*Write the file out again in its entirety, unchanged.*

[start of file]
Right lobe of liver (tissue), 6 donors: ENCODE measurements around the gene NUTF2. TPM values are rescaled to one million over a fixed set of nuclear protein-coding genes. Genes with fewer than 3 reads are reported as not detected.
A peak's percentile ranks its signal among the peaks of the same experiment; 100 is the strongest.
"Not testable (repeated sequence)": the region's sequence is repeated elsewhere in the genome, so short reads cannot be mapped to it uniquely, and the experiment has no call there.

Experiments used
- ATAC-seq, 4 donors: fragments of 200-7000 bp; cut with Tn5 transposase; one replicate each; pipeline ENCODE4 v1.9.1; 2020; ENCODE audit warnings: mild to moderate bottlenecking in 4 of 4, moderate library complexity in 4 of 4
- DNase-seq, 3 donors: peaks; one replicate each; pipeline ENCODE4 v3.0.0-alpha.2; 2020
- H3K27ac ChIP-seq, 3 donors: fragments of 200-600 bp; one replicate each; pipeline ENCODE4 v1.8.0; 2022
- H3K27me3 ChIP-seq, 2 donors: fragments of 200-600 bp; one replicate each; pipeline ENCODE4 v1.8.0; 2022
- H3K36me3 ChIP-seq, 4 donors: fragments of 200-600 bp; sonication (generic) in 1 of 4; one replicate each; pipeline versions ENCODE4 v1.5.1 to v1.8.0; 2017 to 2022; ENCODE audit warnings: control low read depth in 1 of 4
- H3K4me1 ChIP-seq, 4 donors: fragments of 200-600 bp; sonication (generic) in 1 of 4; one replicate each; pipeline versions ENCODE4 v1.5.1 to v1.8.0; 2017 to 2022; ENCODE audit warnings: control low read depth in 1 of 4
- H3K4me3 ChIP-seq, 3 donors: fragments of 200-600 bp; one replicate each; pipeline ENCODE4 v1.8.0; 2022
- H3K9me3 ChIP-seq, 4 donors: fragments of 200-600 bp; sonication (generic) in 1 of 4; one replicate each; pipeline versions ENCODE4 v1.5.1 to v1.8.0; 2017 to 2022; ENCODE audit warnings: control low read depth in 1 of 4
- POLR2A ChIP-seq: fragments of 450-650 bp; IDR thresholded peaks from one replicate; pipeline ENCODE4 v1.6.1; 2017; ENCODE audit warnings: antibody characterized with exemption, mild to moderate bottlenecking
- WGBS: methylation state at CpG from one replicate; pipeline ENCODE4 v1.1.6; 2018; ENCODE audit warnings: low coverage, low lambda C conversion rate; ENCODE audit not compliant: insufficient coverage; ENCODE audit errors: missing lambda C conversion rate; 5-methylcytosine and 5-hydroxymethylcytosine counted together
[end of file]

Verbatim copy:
Right lobe of liver (tissue), 6 donors: ENCODE measurements around the gene NUTF2. TPM values are rescaled to one million over a fixed set of nuclear protein-coding genes. Genes with fewer than 3 reads are reported as not detected.
A peak's percentile ranks its signal among the peaks of the same experiment; 100 is the strongest.
"Not testable (repeated sequence)": the region's sequence is repeated elsewhere in the genome, so short reads cannot be mapped to it uniquely, and the experiment has no call there.

Experiments used
- ATAC-seq, 4 donors: fragments of 200-7000 bp; cut with Tn5 transposase; one replicate each; pipeline ENCODE4 v1.9.1; 2020; ENCODE audit warnings: mild to moderate bottlenecking in 4 of 4, moderate library complexity in 4 of 4
- DNase-seq, 3 donors: peaks; one replicate each; pipeline ENCODE4 v3.0.0-alpha.2; 2020
- H3K27ac ChIP-seq, 3 donors: fragments of 200-600 bp; one replicate each; pipeline ENCODE4 v1.8.0; 2022
- H3K27me3 ChIP-seq, 2 donors: fragments of 200-600 bp; one replicate each; pipeline ENCODE4 v1.8.0; 2022
- H3K36me3 ChIP-seq, 4 donors: fragments of 200-600 bp; sonication (generic) in 1 of 4; one replicate each; pipeline versions ENCODE4 v1.5.1 to v1.8.0; 2017 to 2022; ENCODE audit warnings: control low read depth in 1 of 4
- H3K4me1 ChIP-seq, 4 donors: fragments of 200-600 bp; sonication (generic) in 1 of 4; one replicate each; pipeline versions ENCODE4 v1.5.1 to v1.8.0; 2017 to 2022; ENCODE audit warnings: control low read depth in 1 of 4
- H3K4me3 ChIP-seq, 3 donors: fragments of 200-600 bp; one replicate each; pipeline ENCODE4 v1.8.0; 2022
- H3K9me3 ChIP-seq, 4 donors: fragments of 200-600 bp; sonication (generic) in 1 of 4; one replicate each; pipeline versions ENCODE4 v1.5.1 to v1.8.0; 2017 to 2022; ENCODE audit warnings: control low read depth in 1 of 4
- POLR2A ChIP-seq: fragments of 450-650 bp; IDR thresholded peaks from one replicate; pipeline ENCODE4 v1.6.1; 2017; ENCODE audit warnings: antibody characterized with exemption, mild to moderate bottlenecking
- WGBS: methylation state at CpG from one replicate; pipeline ENCODE4 v1.1.6; 2018; ENCODE audit warnings: low coverage, low lambda C conversion rate; ENCODE audit not compliant: insufficient coverage; ENCODE audit errors: missing lambda C conversion rate; 5-methylcytosine and 5-hydroxymethylcytosine counted together